CliffsNotes, Twain's The Adventures of Tom Sawyer

CliffsNotes, Twain's The Adventures of Tom Sawyer

CliffsNotes, Twain's The Adventures of Tom Sawyer

CliffsNotes, Twain's The Adventures of Tom Sawyer


The original CliffsNotes study guides offer expert commentary on major themes, plots, characters, literary devices, and historical background. The latest generation of titles in this series also feature glossaries and visual elements that complement the classic, familiar format.

In CliffsNotes on The Adventures of Tom Sawyer, you experience the exciting adventures of a typical boy during the mid-nineteenth century. The characters - Tom himself, Becky Thatcher, Huck Finn, Injun Joe, and Aunt Polly - have become part of American heritage.

Use this study guide to help you discover all of Tom's dreams and fears - and perhaps a few of your own! You'll also gain insight into the man behind this American classic - Mark Twain, a.k.a. Samuel Clemens. Other features that help you study include

  • Character analyses of major players
  • A character map that graphically illustrates the relationships among the characters
  • Critical essays
  • A review section that tests your knowledge
  • A ResourceCenter full of books, articles, films, and Internet sites

Classic literature or modern modern-day treasure - you'll understand it all with expert information and insight from CliffsNotes study guides.


Aunt Polly finds Tom in the pantry where he has been eating forbidden jam. As she gets a switch, Tom convinces her that something is behind her. As she turns, he escapes, leaving her to contemplate how he constantly plays tricks on her. She is concerned whether or not she is “doing her duty by him,” but because he is her dead sister’s child, she cannot bring herself to be harsh with him.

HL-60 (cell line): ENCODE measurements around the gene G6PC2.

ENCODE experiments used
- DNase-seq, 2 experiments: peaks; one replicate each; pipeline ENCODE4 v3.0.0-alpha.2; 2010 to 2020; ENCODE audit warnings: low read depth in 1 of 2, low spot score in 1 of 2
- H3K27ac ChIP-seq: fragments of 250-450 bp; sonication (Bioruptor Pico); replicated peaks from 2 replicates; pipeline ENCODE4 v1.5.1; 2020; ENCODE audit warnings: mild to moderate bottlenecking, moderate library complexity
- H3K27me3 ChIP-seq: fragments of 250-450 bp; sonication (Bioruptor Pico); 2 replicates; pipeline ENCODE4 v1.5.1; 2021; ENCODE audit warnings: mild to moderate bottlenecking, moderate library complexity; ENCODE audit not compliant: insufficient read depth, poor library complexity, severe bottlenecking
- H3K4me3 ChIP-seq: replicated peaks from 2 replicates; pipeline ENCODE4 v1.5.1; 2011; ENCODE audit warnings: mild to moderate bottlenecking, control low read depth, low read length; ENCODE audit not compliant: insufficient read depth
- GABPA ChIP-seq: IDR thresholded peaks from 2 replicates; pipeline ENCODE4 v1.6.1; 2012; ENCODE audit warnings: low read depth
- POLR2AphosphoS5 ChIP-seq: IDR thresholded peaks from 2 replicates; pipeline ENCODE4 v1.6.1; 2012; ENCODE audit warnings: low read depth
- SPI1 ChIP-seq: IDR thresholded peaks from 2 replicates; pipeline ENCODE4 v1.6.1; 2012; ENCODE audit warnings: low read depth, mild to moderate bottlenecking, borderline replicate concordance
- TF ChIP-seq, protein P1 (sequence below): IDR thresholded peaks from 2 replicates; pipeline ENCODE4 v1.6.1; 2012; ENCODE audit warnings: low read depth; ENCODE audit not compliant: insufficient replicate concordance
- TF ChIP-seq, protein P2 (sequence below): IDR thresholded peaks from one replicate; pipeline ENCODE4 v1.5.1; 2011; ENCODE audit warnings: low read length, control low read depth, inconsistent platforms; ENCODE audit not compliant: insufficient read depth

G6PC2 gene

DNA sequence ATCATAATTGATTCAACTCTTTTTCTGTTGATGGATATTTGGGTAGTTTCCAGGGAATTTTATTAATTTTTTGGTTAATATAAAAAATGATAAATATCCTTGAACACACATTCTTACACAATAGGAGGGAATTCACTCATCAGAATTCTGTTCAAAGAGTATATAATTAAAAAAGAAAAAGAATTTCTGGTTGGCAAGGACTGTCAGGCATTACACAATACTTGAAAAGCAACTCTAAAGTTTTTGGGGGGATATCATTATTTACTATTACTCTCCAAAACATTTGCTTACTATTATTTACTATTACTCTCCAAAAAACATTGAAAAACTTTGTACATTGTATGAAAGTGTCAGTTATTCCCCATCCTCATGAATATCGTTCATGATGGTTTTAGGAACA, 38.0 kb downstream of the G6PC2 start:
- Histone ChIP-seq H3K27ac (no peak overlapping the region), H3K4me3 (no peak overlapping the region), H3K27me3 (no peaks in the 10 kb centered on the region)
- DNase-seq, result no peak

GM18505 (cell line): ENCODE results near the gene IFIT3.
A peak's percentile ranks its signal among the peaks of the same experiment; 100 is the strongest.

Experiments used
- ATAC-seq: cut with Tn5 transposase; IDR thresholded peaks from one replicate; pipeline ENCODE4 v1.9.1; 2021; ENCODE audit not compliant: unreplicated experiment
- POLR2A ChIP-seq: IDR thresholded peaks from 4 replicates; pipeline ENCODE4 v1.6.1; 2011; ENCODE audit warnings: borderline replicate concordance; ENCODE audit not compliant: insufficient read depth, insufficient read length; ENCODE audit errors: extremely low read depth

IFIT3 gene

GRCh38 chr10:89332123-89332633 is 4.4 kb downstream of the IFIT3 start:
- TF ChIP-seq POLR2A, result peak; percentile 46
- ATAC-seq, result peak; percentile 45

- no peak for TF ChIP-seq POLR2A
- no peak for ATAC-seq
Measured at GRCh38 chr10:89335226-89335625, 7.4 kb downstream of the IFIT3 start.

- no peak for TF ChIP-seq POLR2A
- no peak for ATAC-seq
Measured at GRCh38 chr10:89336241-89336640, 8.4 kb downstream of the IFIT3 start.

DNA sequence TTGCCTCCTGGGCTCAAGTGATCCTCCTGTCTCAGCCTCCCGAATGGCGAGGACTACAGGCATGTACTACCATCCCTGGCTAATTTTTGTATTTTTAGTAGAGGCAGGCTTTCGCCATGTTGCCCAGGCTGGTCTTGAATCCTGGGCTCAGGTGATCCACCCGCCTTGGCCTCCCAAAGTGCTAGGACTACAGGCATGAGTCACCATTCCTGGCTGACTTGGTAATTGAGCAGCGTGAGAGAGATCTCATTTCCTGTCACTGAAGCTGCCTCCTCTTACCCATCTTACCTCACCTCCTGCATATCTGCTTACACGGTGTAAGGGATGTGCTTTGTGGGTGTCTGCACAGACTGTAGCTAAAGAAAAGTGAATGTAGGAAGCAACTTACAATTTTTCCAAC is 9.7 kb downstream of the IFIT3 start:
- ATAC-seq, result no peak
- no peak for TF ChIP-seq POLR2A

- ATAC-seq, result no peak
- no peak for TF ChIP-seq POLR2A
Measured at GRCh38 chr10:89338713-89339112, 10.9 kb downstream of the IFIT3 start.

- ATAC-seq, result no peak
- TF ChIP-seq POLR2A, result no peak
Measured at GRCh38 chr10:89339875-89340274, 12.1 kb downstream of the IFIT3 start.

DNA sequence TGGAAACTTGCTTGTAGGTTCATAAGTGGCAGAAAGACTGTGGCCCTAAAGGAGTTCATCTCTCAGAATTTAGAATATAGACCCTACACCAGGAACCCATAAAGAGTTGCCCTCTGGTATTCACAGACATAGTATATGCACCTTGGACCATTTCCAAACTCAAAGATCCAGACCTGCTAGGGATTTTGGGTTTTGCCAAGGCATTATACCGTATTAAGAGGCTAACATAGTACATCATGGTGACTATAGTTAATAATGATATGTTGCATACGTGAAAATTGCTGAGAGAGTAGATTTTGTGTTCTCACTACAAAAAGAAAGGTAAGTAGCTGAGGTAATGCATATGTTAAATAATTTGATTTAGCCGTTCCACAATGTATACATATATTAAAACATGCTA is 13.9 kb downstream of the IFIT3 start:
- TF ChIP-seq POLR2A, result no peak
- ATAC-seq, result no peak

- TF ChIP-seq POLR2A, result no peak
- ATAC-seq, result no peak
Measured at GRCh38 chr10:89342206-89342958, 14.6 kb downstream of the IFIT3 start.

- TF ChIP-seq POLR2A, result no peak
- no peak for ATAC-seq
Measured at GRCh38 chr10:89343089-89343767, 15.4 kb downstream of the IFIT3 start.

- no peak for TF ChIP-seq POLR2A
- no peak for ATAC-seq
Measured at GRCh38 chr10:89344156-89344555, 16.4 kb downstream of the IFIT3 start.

That afternoon, Tom plays hooky from school, and at supper that night, Aunt Polly tries to trap him into revealing that he skipped school. Tom is able to avert her questioning, until Sid, Tom’s brother, squelches on him. Before Aunt Polly can say more, Tom escapes.

Heading into town, Tom meets a stranger, “a boy larger than himself” and—dressed up like a “city slicker.” He and Tom get into a fight. Tom gets the better of the other boy and follows him home. The boy’s mother appears and calls Tom a “bad vicious, vulgar child” and orders him away. When Tom returns home with his clothes dirty and torn, Aunt Polly decides that, as punishment, he will lose his freedom on Saturday and will have to whitewash the fence.


The opening chapter begins dramatically with Aunt Polly frantically calling for “Tom … Tom … TOM.” There can be no child, then as now, who has not heard a parent or guardian calling and has refused to answer; thus, Twain establishes a universal tone in this opening, especially because the caller is established as “The old lady” pulling “her spectacles down” and looking over them for Tom Sawyer.

This opening chapter with four distinct scenes sets the tone for the entire novel. The first scene creates the relationship between Tom and his Aunt Polly. She is a loving spinster aunt who is kind and simple and does not know how to control a young mischievous, strapping lad like Tom but who loves him dearly. “She was as simple-hearted and . . .

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